A Look At Android vs iOS Enterprise Activations


A new report by Good Technology has come out to put the spotlight on smartphone market share in the enterprise sector. The study excludes RIM’s BlackBerry enterprise phone since they already trump both Android and iOS by a landslide.

When it’s just Android vs iOS, though, the battle is as close as the overall smartphone war, but iOS is making a strong case to be the platform of choice for business users. Android smartphones account for nearly the same 40% market share that they did a few months ago.

iOS made a comeback, though, thanks to the growing popularity of tablets. The iPad – seen as the only major player in that market right now – helped iOS account for nearly 57% of the business sector when combined with the iPhone 4. (Remember, this is all assuming RIM doesn’t exist.)

A look at the chart mirrors what usually goes on inh the consumer side of the market: Android’s success is driven by choice of manufacturer, phone type, and carrier, while iOS is driven by popularity alone. (And Windows Mobile and Symbian remain a non-factor.)

It’ll be interesting to see how these numbers look once some of the best Android tablets we’ve seen start to go on sale. I don’t expect much noise to be made right away, but things could quickly change with time. [via Venture Beat]

Quentyn Kennemer
The "Google Phone" sounded too awesome to pass up, so I bought a G1. The rest is history. And yes, I know my name isn't Wilson.

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  1. Given that iPhone 3G figures are included it seems to me that this is including the activation that takes place when you restore/factory reset your device.

  2. After switching from iphone 3g to Samsung galaxy S, i have mainly missed the better email client with iphone and the consistent cut-copy-paste features in ios.
    Android has done a poor job with enterprise apps/integration and this will be the reason i get an ipad2 and not a xoom (also the cool educational and business apps for ipad).

  3. “The study excludes RIM’s BlackBerry enterprise phone since they already trump both Android and iOS by a landslide.”

    ACTUALLY it’s because of RIM’s own servers which don’t allow us to collect precise data on them.

    iOS is doing way better than RIM right now, android probably is too!

  4. well android: no proxy on wifi support, no proxy with market, no client certificates, impossible to add root ca certificates.

    not looking good with enterprise.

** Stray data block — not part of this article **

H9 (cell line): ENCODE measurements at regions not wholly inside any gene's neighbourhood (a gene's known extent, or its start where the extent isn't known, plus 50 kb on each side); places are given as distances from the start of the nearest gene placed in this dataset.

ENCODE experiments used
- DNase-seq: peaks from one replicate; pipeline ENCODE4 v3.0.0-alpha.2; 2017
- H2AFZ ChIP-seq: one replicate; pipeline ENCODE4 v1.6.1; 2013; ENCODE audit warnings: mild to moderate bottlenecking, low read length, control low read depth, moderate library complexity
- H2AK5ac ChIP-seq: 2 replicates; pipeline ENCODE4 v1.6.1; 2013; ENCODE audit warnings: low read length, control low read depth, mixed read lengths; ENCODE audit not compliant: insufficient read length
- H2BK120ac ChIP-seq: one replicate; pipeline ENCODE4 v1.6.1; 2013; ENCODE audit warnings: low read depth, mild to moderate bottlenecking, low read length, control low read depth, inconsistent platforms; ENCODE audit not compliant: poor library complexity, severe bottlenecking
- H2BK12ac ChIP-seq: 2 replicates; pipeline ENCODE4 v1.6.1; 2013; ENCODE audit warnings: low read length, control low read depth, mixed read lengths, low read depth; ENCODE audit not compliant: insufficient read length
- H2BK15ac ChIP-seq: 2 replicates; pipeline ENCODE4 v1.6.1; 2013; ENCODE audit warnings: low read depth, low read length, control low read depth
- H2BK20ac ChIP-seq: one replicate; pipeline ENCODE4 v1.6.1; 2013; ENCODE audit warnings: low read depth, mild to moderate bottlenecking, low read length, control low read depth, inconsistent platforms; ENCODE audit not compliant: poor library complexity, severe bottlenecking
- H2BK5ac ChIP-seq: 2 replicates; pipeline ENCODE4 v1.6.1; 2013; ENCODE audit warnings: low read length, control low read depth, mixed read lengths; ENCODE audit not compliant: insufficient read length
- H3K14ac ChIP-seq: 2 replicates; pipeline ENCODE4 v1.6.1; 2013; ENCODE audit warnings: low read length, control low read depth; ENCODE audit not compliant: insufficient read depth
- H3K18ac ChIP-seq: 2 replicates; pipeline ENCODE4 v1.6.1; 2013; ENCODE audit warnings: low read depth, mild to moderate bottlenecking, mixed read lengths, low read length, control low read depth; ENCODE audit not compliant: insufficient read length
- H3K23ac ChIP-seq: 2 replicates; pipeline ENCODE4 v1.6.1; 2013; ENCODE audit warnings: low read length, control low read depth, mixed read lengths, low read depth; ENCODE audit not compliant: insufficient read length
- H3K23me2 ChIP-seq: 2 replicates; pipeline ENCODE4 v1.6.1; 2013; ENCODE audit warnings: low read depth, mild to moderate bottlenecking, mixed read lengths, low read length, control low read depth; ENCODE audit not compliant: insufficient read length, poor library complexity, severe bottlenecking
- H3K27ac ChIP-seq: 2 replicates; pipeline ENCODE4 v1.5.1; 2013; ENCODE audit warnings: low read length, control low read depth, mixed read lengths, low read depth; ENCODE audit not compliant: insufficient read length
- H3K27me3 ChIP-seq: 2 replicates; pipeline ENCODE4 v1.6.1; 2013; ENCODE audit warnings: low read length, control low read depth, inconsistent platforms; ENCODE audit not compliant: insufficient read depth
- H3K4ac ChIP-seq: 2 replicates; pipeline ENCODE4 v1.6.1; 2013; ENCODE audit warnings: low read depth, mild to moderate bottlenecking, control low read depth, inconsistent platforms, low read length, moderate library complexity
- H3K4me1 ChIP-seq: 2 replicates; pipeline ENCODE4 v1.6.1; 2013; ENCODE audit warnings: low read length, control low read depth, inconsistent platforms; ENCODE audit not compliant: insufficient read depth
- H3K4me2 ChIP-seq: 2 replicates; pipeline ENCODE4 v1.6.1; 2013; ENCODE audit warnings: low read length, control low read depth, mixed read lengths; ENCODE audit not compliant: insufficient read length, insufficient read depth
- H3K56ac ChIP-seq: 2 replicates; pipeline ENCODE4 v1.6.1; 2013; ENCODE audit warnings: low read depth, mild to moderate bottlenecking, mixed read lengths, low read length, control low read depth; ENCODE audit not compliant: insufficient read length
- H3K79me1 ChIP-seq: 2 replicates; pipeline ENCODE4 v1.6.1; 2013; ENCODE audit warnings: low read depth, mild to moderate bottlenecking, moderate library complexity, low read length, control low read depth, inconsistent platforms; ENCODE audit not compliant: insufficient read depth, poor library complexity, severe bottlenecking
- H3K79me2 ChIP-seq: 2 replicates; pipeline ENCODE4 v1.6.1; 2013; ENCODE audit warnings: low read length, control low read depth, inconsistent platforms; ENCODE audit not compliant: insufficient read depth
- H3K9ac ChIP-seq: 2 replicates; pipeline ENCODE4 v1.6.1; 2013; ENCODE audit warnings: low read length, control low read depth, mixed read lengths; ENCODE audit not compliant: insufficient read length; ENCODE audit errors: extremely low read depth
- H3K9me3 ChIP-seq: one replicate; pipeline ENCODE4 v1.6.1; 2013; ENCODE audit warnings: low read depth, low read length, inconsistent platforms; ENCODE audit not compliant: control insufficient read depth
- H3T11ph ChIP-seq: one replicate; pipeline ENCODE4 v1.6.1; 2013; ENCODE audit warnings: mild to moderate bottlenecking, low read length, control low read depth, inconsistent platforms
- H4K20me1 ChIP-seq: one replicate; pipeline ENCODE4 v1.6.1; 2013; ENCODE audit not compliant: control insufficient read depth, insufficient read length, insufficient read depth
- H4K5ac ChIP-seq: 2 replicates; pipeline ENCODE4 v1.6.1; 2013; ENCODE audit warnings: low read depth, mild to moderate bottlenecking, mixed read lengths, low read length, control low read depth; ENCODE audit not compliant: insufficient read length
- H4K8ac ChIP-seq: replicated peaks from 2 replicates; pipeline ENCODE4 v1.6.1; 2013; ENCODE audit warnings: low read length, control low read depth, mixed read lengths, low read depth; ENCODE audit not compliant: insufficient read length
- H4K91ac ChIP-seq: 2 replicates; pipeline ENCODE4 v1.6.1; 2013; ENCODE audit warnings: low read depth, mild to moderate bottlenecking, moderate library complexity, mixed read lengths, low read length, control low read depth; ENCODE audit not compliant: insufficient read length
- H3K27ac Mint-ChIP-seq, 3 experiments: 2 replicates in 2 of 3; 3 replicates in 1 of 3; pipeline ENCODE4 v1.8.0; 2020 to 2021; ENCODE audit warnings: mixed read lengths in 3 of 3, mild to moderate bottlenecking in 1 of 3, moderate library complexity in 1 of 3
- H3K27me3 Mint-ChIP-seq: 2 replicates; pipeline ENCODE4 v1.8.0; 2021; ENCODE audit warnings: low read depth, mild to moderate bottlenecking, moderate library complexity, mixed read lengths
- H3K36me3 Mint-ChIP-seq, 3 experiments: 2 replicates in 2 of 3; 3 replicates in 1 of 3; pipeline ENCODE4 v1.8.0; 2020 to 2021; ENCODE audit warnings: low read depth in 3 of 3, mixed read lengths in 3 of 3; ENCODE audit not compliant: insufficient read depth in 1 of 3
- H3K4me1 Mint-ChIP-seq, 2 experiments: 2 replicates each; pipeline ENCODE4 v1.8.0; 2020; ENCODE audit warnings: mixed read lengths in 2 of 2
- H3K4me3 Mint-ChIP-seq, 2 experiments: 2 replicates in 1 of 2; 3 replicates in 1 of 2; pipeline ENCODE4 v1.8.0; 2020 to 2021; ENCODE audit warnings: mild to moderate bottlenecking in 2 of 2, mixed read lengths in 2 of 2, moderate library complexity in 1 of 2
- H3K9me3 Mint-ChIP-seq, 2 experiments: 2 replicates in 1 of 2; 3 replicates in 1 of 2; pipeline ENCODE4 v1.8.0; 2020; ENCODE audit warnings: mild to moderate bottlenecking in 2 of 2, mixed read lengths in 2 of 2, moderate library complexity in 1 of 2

5. @Kurt

    I wouldn’t be quick to dismiss the Xoom so quickly. On the surface, it seems Android has made some major strides in the enterprise area with Honeycomb.

    Yes, it has yet to be seen in a real-world environment, but so far it looks promising.

  6. that’s almost in line with what my employer looks like….

    out of 230 devices we have
    30 Blackberries (was 300 this time last year, but not paying for blacberries and letting people use their own data plans is a cost savings)

    140 iphones, from the 3g to the 4
    20 android devices, with eclair as a bare minimum
    10 wm phones (wm 5, 6, 6.5 and 7)

  7. the other devices are misc (test devices, tablets of all kinds, etc)

  8. It’s sad, but the company I work at doesn’t support Android at all when it comes to enterprise.

  9. I kind of blame Android. I mean the default on most Android phones is to send all data to the cloud and most companies can’t have that. Plus their SSL handling is still garbage. Honestly if I was in charge of IT at any fortune 500 company, I would have a hard time adopting Android.

  10. Android will not be allowed in the company I work for (Fortune 25) until it supports data encryption at rest at the OS level. Looks like Honeycomb might actually support it. Lack of proxy support limits its wifi usefulness when at work. Bottom line: over 100k employees here and Android is forbidden while iOS and Blackberry are supported. Same issue at other large companies.

  11. It’s also hard to get a feel for the actual overall usage on that graph, since the Android bars are all spread out among a bunch of devices while the other bars are grouped tightly with just a handful of devices. The Android bars also only cover the top (relatively) few devices, while Android as a whole has a pretty long tail.

  12. Not sure if anyone here is familiar with Good Technologies. As a current BES Admin (RIM) I will be installing a Good server in parallel in the next week. The Good server provides very similar security to BES and it will allow my users (and ME) to get a descent phone.

  13. Atrix… That’s all I gotta say.

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